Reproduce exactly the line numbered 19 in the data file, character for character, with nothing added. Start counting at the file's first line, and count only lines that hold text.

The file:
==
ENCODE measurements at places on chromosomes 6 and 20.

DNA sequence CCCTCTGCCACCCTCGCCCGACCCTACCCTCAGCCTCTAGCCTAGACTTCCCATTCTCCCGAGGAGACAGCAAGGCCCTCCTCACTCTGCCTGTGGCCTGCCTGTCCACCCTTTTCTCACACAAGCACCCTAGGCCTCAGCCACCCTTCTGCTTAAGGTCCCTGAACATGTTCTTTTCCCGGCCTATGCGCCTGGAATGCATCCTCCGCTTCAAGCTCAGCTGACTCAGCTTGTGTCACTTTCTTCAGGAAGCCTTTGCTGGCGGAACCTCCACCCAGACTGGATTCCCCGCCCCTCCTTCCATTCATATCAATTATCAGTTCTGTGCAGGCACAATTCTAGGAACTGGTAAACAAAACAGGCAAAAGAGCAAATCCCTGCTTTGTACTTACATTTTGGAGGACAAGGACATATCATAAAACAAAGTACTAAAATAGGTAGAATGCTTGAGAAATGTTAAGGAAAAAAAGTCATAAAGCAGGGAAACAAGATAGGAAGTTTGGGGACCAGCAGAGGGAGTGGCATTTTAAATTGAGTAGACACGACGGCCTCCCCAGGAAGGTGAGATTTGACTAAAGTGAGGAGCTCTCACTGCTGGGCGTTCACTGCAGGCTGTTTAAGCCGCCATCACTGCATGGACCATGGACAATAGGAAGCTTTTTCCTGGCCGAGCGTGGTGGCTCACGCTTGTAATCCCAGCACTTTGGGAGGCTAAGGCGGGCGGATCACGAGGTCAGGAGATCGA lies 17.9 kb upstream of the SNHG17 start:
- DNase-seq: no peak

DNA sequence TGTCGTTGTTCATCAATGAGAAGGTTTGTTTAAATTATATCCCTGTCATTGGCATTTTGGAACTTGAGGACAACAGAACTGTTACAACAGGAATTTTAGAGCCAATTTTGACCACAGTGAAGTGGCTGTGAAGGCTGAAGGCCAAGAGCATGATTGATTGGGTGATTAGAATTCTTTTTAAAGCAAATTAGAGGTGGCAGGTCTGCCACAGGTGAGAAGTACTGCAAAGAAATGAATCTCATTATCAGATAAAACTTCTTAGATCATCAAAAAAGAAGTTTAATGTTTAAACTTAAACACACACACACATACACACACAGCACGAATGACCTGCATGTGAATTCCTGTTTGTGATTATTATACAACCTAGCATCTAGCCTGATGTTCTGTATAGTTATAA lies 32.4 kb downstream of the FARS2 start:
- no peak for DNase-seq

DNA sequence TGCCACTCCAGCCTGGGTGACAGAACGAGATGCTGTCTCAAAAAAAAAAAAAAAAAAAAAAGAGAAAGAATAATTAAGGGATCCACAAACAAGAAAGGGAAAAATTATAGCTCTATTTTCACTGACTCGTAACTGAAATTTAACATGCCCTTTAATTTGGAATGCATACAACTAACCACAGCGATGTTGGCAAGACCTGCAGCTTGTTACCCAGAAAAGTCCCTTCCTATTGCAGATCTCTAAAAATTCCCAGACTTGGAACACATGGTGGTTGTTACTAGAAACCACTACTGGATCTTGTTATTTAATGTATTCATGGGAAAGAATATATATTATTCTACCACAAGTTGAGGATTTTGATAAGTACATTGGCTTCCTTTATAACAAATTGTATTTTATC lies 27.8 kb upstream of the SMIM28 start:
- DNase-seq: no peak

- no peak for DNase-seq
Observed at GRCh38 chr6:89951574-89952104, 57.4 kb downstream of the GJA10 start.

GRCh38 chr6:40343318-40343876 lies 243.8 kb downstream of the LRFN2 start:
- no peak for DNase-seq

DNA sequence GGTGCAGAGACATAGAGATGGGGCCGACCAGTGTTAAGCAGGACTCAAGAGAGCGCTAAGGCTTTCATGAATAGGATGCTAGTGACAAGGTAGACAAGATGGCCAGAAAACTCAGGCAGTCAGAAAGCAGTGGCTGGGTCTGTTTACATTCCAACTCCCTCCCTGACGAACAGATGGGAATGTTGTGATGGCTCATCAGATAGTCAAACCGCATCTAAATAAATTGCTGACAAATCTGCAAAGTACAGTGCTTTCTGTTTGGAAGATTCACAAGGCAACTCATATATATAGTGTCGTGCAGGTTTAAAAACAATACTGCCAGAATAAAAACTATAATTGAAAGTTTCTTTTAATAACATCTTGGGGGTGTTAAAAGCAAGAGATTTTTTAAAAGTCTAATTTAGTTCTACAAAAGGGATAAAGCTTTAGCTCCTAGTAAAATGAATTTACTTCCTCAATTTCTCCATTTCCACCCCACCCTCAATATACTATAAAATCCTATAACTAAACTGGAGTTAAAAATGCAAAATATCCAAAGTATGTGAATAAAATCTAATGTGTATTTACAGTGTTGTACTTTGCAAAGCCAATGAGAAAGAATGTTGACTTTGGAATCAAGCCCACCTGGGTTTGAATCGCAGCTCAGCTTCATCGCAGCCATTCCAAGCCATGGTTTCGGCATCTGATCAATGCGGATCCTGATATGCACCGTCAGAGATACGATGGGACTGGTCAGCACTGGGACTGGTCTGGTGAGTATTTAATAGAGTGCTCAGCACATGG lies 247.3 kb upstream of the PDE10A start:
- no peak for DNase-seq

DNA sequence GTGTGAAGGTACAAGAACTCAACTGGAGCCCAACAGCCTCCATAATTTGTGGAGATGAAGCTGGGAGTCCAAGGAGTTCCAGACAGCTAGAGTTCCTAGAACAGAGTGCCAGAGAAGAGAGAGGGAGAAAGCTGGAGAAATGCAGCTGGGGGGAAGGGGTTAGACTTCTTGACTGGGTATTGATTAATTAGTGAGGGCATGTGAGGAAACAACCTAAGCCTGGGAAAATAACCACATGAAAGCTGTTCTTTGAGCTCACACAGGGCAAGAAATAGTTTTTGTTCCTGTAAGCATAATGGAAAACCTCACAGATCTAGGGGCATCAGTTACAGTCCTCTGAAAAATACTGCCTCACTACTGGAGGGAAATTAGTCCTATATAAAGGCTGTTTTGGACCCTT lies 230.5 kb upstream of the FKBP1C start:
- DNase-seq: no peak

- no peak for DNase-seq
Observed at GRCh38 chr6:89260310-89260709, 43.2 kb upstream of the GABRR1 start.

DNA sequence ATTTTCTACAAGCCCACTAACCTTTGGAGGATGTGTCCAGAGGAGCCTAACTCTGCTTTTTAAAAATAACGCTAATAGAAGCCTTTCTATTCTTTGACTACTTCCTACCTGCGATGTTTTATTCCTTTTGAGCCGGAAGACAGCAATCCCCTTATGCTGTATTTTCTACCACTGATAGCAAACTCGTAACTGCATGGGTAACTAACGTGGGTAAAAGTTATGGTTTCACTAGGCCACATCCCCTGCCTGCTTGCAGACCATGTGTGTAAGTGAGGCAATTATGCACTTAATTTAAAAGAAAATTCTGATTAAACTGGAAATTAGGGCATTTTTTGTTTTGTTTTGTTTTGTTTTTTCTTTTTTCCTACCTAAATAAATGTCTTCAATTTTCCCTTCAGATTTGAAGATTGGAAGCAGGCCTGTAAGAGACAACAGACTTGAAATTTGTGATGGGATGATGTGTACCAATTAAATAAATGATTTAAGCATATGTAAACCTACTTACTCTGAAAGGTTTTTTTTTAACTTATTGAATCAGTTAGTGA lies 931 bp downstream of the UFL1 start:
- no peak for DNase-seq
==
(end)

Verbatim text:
- no peak for DNase-seq